There was always the rest of the cheese but it was the kind of thing you had to go looking for because you were a bored kid in the suburbs with poor social skills or had some other reason for obsessively looking up Petz hex editing. Making your own shit was always a sort of meeting halfway, ripping a commercial thing apart to see how much it allows you to make it your own, functioning more like a coping mechanism (think Sonic OCs) than a traditional High Art idea of creativity. But then, gradually, the tools to reach a certain tipping point of authorial control where this became “worthwhile” rather than “concerning” became available to anyone with an average PC and internet connection and now pretty much anyone can try to make a survival crafting game just for the hell of it.
Most are bad! There’s a certain pleasure to finding a really good game “in the muck” but at the same time some of my most effecting experiences with games as a form are the least reliable or playable, moments of happenstance and experience that don’t translate well to the question of is this whole, hours long behemoth Important, is this Selectable. I really enjoy this mashup of weird Laura Dern faces from Inland Empire even though it has little to do with why the movie is alternately argued as brilliant or intentionally dense garbage. There’s just something about making a series of cuts that have the sensibility of some of the finest Mama Luigi variations out of what most people would consider a ridiculously high-brow art film I guess!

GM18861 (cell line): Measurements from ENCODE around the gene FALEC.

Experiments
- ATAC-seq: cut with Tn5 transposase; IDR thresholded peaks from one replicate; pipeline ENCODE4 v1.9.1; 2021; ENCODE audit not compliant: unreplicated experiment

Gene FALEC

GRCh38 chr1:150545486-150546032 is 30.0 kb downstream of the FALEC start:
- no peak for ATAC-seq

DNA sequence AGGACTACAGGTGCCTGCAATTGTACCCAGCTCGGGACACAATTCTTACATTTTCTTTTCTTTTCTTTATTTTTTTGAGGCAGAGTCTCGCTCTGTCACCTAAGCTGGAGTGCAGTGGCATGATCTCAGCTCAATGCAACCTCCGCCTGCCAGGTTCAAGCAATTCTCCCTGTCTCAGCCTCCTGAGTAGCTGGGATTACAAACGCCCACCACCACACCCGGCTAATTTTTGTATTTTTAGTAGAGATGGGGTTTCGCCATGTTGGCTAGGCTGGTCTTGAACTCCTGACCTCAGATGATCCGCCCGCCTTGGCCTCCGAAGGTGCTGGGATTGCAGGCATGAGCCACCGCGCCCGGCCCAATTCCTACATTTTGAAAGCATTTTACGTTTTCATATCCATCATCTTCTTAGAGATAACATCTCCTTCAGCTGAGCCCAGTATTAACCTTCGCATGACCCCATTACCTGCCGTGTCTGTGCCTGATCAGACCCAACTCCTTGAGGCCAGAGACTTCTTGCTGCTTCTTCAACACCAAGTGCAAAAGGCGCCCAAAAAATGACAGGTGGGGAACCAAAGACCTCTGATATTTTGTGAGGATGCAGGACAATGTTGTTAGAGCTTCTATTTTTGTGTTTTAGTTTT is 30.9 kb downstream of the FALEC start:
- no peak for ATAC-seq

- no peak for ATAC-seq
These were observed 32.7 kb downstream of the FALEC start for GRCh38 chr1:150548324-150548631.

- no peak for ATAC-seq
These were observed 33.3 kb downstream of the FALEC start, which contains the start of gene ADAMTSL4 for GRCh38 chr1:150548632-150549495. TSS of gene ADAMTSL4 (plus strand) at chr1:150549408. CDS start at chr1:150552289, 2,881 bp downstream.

Selecting the “good games,” the “classics” the “art games” or whatever tends to fail to represent these really interesting aesthetic dimensions of games, the overabundance, the repetition, the flop-on-face brokenness and inscrutable internal logic, the emptiness of a world map in an RPGMaker game that has not been fully populated and just exists as a sort of abstract canvas of grass here mountains here desert here ice level here, the amateur expression of a personal understanding of a sort of implicit standard that you can make a guy walk on.
A lot of game studies in general seems interested in definitively establishing what makes games good or worthwhile which betrays a sort of lack of confidence? The same sort of doubt that made Clement Greenberg so vehement that there was A Right Way to do abstraction that had a sort of Transcendent effect because of some Quality of Form. Exhibitions that presuppose that these ones are the good games serve this sort of incomplete vision of the field. It’s not that we don’t see the bad games, but it’s just that they’re the failures, they’re not part of this grand project of this flashy new youth obsessed medium we’re partaking in, which is Good and The Future etc.
But at the same time. Exhibition is narrative in space. Narrative inherently selects. How can I depict this effect of ridiculous, vulgar excess that is so much a part of why videogames exist the way they are today in the first place? And also why they interest me as a medium?